Ernestine Dilworth has a story to trumpet. Diagnosed with cancer, she decided to use no medication or surgery—to the dismay of her physicians, she chose prayer as her prescription. Months later, shocking her doctors, there was no sign of disease. A miracle of faith and healing had shifted her.
Ernestine returned to her job as a high school teacher and created a unique service from her home in Thunderbolt, Georgia. In a small room of her own, she conducted the work of the Soul Free Prayer Line.
“She had scriptures up on pieces of paper all over the walls,” Ernestine’s daughter remembers. “People would call, and she would pray with them.” Her mission was to pray for anyone in distress, anytime—day or night. “Sometimes she would sleep in that prayer room so she could answer the phone easily.” To her daughters’ chagrin, she went as far as to put a sign on their lawn (“Home of the Soul Free Prayer Line”) with their home phone number listed underneath.
People reached out to Ernestine so often for counseling and encouragement, she started a bible study group in her home. Bible study turned into a congregation. And the congregation grew to the point that Ernestine built an extra den onto the house, then the point of relocation.
Although her church was growing, she desired higher biblical learning for herself and her people. Her daughter recalls, “My mom would always say ‘God is going to send us a man’—she was specific—‘a young Black man to teach us the Word, line by line, verse by verse…’”
Ricky Temple graduated from LIFE Bible College in Los Angeles. Academically, he regards the experience with high esteem. “It’s where I learned to love learning,” he says. Traveling to preach to congregations in North Carolina, he realized that he wanted his own church. “I didn’t go to church as a kid. I didn’t like it, and my mom [Laura Temple] didn’t make me go. I liked God, kind of. So when I talk about anything—family, God, church—it comes from my heart.”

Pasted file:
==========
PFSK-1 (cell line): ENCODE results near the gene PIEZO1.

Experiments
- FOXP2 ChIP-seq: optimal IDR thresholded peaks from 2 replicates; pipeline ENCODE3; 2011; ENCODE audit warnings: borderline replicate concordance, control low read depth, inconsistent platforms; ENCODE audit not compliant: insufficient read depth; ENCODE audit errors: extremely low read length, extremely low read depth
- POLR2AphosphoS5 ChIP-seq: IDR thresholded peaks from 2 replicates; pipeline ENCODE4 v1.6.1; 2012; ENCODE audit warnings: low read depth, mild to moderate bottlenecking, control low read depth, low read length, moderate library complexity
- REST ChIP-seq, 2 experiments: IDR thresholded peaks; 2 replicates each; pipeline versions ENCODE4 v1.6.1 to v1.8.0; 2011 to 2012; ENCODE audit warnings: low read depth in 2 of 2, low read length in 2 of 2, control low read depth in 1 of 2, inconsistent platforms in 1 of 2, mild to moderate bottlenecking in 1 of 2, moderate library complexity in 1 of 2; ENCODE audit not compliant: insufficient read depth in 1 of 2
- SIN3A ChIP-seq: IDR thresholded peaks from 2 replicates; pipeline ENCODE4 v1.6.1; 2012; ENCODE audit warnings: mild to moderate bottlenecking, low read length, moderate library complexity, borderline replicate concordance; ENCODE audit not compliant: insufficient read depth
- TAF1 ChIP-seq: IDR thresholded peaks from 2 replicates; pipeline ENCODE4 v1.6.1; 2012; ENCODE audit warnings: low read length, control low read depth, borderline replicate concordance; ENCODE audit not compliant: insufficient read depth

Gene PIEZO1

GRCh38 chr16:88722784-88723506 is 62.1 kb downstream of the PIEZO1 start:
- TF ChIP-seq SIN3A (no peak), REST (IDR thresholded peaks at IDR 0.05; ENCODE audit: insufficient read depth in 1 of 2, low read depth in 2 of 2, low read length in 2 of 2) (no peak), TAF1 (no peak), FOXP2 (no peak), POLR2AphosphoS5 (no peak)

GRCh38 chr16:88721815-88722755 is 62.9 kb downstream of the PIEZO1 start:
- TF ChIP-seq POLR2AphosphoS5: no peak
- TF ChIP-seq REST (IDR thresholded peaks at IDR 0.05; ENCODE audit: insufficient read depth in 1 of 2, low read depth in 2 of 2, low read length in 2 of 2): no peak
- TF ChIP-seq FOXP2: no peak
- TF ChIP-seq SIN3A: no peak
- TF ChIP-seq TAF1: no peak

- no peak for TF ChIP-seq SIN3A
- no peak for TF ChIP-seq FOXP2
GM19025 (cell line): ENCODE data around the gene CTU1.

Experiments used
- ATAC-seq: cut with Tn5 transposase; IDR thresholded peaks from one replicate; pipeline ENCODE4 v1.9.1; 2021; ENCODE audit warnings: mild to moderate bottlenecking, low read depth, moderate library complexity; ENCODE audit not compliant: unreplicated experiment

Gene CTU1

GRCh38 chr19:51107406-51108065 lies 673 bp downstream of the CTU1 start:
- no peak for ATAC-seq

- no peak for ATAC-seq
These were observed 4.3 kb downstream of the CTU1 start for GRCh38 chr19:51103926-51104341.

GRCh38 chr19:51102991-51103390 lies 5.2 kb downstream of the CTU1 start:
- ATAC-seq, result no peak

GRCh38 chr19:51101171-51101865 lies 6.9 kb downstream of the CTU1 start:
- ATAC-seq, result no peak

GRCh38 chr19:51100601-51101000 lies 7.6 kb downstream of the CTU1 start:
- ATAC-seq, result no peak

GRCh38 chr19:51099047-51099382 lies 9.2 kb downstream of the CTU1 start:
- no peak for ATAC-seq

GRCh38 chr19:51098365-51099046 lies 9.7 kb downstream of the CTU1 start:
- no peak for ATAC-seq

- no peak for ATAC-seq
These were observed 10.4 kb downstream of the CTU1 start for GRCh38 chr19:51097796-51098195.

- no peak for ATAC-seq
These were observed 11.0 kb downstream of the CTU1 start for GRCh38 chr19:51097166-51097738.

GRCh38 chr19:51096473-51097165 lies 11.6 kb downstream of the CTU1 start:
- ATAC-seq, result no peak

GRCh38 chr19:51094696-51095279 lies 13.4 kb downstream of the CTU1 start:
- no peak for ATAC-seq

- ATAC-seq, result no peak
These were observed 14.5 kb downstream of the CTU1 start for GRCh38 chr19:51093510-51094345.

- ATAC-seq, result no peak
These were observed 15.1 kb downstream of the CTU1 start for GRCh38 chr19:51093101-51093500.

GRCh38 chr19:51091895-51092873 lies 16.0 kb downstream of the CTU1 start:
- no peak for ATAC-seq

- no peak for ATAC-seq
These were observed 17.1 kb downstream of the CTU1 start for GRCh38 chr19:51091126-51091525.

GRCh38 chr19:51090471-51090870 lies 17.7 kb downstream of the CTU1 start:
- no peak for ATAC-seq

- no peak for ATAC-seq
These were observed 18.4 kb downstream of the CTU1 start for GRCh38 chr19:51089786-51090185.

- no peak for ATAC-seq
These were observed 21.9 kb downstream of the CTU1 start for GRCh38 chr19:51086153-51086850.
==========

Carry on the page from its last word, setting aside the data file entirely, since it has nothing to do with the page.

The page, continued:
Ricky laid eyes on Diane Bryan, Ernestine’s daughter, for the first time in her mother’s home at a Bible study. “I noticed her…but she came up to me after the study and introduced herself to me,” he says with an L.A. lilt. He told her he was a preacher man. “I told her about my work, my travels,” he continues, “and mentioned that I’d graduated from LIFE Bible College, how much I loved it…”
Bible college? Mom!
It seems Diane’s mother’s prophesy had turned into her congregation’s slightly amended prayer: A Black man to teach them the Bible who graduated from Bible college. Ricky nods. “Amazing, isn’t it?” Yes, as is the literal meaning of his surname.
“Diane was bad from the beginning,” her husband recalls of his love at age 20. “She was already a high school science teacher, and she had a red Firebird with tan interior! That’s not why I married her, but she had a bad ride!” Ricky exclaims, “And her mother loved me! I’m serious. Her mother said ‘Marry that guy!’ ”
Diane, a graduate of Armstrong Atlantic State University with a degree in biology, speaks of her mother sweetly and respectfully. “Oh, my mom! She went to Savannah State College. Met my dad on campus. Got married. Had three kids. Divorced.” Junior, Diane’s father, was a church boy, a musician and an unfaithfully fine playboy. That noted, “Ernestine didn’t deal well with surprises,” Diane adds.
After the divorce, Ernestine got her degree and remarried a Dilworth, a prominent family name in the jazz music history of Savannah. Observing the divorce in her family, Diane was in no rush to the altar. “I’ve seen people ignore all the signs,” she says. “Even if marriages stayed together, there was strife and confusion. Marrying Rick was a leap of faith too. I didn’t trust men. I looked at the mistakes of the women in my family, even my mom. I was determined not to do that.”
Like her mother’s scriptures, Diane Temple’s office walls are spirited by a collage of all the children in her church. A modern pastor’s wife, she doesn’t allow her title as First Lady to work her. Diane is too busy doing the work of Diane.
“I’m glad I’m not married to a guy who tries to put that label on me,” she says. “When other people try to do that to me, Rick will step in and say no. I love this ministry. Everything I do is a personal passion of mine. I can wear a T-shirt, jeans. I don’t have to wear a hat. I don’t know how to bake cakes or cookies. I don’t try to fit a mold. I’m just being Diane.”